Psalm 80:12
Parallel Verses
New International Version
Why have you broken down its walls so that all who pass by pick its grapes?

King James Bible
Why hast thou then broken down her hedges, so that all they which pass by the way do pluck her?

Darby Bible Translation
Why hast thou broken down its fences, so that all who pass by the way do pluck it?

World English Bible
Why have you broken down its walls, so that all those who pass by the way pluck it?

Young's Literal Translation
Why hast Thou broken down its hedges, And all passing by the way have plucked it?

Psalm 80:12 Parallel
Commentary
Clarke's Commentary on the Bible

Why hast thou broken down -

7. When a vineyard is planted, it is properly fenced to preserve it from being trodden down, or otherwise injured by beasts, and to protect the fruit from being taken by the unprincipled passenger. So God protected Jerusalem and his temple by his own almighty arm; and none of their enemies could molest them as long as they had that protection. As it was now spoiled, it was a proof that that protection had been withdrawn; therefore the psalmist addresses the Lord with, "Why hast thou broken down her hedges?" Had God continued his protection, Jerusalem would not have been destroyed.

Treasury of Scripture Knowledge

broken

Psalm 89:40,41 You have broken down all his hedges; you have brought his strong holds to ruin...

Isaiah 5:5 And now go to; I will tell you what I will do to my vineyard: I will take away the hedge thereof, and it shall be eaten up...

Isaiah 18:5,6 For before the harvest, when the bud is perfect, and the sour grape is ripening in the flower...

Nahum 2:2 For the LORD has turned away the excellency of Jacob, as the excellency of Israel: for the emptiers have emptied them out...

Luke 20:16 He shall come and destroy these farmers, and shall give the vineyard to others. And when they heard it, they said, God forbid.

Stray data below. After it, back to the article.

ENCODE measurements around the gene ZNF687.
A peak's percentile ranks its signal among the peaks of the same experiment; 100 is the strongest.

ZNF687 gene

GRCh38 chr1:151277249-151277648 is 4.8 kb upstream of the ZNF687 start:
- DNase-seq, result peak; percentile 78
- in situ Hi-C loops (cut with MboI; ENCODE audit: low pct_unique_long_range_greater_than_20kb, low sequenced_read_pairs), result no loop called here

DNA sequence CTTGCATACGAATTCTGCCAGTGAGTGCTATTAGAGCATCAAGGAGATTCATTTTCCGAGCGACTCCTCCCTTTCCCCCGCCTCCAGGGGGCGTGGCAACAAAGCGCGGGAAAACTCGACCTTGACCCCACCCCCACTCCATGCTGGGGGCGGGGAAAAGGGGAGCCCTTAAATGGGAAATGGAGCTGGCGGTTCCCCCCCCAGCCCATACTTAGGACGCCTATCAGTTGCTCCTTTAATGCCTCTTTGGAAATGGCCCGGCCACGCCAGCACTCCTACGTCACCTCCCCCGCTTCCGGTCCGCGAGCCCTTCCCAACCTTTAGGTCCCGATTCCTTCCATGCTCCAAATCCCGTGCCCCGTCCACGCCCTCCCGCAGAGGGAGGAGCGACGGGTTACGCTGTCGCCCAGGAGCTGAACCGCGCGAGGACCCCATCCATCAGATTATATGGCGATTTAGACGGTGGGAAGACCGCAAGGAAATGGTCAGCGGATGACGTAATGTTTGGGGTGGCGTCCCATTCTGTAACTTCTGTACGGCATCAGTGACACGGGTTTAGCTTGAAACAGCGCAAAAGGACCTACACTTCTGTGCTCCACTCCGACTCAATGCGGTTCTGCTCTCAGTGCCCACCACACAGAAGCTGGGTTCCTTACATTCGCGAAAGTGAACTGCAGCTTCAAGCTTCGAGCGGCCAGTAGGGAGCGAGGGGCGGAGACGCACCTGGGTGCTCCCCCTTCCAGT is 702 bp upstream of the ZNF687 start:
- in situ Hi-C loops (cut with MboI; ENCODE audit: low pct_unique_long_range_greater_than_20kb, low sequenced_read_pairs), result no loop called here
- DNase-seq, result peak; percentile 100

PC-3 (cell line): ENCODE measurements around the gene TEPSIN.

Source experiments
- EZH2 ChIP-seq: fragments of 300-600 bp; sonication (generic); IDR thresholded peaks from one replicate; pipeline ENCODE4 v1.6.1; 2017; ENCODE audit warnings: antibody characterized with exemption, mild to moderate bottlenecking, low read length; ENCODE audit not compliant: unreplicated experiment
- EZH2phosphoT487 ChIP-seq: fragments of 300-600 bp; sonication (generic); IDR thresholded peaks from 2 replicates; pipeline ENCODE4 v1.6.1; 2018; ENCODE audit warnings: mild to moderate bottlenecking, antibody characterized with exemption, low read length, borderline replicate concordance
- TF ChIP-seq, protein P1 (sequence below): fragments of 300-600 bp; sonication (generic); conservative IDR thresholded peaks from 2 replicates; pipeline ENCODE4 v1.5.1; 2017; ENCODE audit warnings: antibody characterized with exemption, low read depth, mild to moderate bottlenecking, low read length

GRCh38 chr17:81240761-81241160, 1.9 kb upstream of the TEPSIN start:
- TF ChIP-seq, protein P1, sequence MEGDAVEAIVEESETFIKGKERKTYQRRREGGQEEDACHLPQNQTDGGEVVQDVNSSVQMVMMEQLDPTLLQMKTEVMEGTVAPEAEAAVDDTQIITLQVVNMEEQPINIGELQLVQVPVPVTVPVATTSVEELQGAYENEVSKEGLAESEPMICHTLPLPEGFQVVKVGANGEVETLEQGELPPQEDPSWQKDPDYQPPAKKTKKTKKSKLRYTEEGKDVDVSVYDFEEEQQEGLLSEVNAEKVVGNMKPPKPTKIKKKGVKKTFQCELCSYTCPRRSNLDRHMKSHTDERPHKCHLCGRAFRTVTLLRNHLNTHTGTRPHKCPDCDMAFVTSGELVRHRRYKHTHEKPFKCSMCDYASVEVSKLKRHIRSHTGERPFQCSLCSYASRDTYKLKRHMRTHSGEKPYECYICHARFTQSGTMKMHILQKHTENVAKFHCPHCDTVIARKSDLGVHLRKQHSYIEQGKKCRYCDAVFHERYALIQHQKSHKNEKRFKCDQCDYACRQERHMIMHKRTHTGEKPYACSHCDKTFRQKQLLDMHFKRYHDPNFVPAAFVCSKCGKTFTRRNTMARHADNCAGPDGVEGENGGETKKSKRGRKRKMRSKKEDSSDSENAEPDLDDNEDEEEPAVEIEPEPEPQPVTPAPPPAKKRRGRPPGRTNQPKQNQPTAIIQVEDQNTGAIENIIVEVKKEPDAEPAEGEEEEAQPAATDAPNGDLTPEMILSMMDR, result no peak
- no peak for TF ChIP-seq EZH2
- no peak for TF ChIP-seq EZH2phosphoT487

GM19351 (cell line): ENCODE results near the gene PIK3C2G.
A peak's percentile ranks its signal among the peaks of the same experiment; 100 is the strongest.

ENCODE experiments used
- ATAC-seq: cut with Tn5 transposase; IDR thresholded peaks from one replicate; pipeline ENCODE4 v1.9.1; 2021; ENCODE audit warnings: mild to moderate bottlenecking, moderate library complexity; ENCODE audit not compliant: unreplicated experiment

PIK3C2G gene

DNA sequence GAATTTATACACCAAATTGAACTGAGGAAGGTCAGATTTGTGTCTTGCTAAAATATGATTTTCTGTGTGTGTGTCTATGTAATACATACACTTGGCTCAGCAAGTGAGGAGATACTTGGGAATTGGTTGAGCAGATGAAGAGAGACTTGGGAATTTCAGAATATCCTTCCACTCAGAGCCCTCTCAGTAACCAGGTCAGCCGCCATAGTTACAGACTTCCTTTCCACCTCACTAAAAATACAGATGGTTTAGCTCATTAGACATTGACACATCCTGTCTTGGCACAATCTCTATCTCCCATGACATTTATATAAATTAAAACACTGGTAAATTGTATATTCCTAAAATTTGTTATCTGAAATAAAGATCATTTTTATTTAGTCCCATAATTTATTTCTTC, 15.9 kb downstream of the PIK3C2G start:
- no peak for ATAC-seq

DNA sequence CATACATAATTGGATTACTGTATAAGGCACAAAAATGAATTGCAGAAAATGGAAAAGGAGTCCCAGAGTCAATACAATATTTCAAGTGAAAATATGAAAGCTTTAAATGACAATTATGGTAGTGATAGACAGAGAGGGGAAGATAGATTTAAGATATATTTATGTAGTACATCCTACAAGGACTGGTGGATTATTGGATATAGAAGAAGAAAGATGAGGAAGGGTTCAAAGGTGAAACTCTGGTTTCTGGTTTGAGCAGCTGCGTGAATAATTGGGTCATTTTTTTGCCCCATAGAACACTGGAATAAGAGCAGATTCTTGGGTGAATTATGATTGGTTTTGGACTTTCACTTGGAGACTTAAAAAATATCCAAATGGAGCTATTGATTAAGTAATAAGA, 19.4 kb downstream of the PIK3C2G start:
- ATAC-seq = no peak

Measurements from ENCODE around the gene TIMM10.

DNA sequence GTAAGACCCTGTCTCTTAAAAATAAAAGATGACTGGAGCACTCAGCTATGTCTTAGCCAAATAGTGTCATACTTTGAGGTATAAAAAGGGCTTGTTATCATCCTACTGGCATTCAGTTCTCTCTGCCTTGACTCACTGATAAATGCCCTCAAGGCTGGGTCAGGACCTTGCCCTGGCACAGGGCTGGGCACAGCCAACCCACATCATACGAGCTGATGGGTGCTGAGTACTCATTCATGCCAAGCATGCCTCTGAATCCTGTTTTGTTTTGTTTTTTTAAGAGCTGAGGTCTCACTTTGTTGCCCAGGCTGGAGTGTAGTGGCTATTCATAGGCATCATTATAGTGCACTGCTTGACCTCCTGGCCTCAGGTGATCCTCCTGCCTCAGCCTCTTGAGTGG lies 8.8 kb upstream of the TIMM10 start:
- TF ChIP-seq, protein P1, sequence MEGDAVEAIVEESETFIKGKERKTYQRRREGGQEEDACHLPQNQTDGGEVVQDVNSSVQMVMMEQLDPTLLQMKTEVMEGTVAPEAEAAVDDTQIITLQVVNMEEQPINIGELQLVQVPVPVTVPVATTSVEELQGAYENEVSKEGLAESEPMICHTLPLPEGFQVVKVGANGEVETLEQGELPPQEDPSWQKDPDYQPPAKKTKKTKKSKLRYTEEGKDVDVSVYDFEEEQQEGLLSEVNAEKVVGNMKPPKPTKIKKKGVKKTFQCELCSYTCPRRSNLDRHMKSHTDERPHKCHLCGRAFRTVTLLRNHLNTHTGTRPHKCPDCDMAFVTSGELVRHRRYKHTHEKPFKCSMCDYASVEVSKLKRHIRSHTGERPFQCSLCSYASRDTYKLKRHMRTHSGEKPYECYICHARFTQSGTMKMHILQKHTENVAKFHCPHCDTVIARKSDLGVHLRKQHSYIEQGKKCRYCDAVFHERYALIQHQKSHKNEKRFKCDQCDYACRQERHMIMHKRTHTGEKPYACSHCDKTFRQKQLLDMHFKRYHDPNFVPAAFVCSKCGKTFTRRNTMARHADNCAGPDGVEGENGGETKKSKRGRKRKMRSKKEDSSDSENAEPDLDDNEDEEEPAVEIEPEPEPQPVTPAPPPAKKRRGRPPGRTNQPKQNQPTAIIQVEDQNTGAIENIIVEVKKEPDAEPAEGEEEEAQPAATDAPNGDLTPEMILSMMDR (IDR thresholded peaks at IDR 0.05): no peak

Library
One Antidote for Many Ills
This morning's sermon, then will be especially addressed to my own church, on the absolute necessity of true religion in our midst, and of revival from all apathy and indifference. We may ask of God multitudes of other things, but amongst them all, let this be our chief prayer: "Lord, revive us; Lord, revive us!" We have uttered it in song; let me stir up your pure minds, by way of remembrance, to utter it in your secret prayers, and make it the daily aspiration of your souls. I feel, beloved, that
Charles Haddon Spurgeon—Spurgeon's Sermons Volume 5: 1859

Period iii. The Critical Period: A. D. 140 to A. D. 200
The interval between the close of the post-apostolic age and the end of the second century, or from about 140 to 200, may be called the Critical Period of Ancient Christianity. In this period there grew up conceptions of Christianity which were felt by the Church, as a whole, to be fundamentally opposed to its essential spirit and to constitute a serious menace to the Christian faith as it had been commonly received. These conceptions, which grew up both alongside of, and within the Church, have
Joseph Cullen Ayer Jr., Ph.D.—A Source Book for Ancient Church History

The Barren Fig-Tree;
OR, THE DOOM AND DOWNFALL OF THE FRUITLESS PROFESSOR: SHOWING, THAT THE DAY OF GRACE MAY BE PAST WITH HIM LONG BEFORE HIS LIFE IS ENDED; THE SIGNS ALSO BY WHICH SUCH MISERABLE MORTALS MAY BE KNOWN. BY JOHN BUNYAN 'Who being dead, yet speaketh.'--Hebrews 11:4 London: Printed for J. Robinson, at the Golden Lion, in St. Paul's Churchyard, 1688. This Title has a broad Black Border. ADVERTISEMENT BY THE EDITOR. This solemn, searching, awful treatise, was published by Bunyan in 1682; but does not appear
John Bunyan—The Works of John Bunyan Volumes 1-3

Psalms
The piety of the Old Testament Church is reflected with more clearness and variety in the Psalter than in any other book of the Old Testament. It constitutes the response of the Church to the divine demands of prophecy, and, in a less degree, of law; or, rather, it expresses those emotions and aspirations of the universal heart which lie deeper than any formal demand. It is the speech of the soul face to face with God. Its words are as simple and unaffected as human words can be, for it is the genius
John Edgar McFadyen—Introduction to the Old Testament

Cross References
Psalm 89:40
You have broken through all his walls and reduced his strongholds to ruins.

Psalm 89:41
All who pass by have plundered him; he has become the scorn of his neighbors.

Isaiah 5:5
Now I will tell you what I am going to do to my vineyard: I will take away its hedge, and it will be destroyed; I will break down its wall, and it will be trampled.

Amos 9:11
"In that day I will restore David's fallen shelter-- I will repair its broken walls and restore its ruins-- and will rebuild it as it used to be,

Nahum 2:2
The LORD will restore the splendor of Jacob like the splendor of Israel, though destroyers have laid them waste and have ruined their vines.

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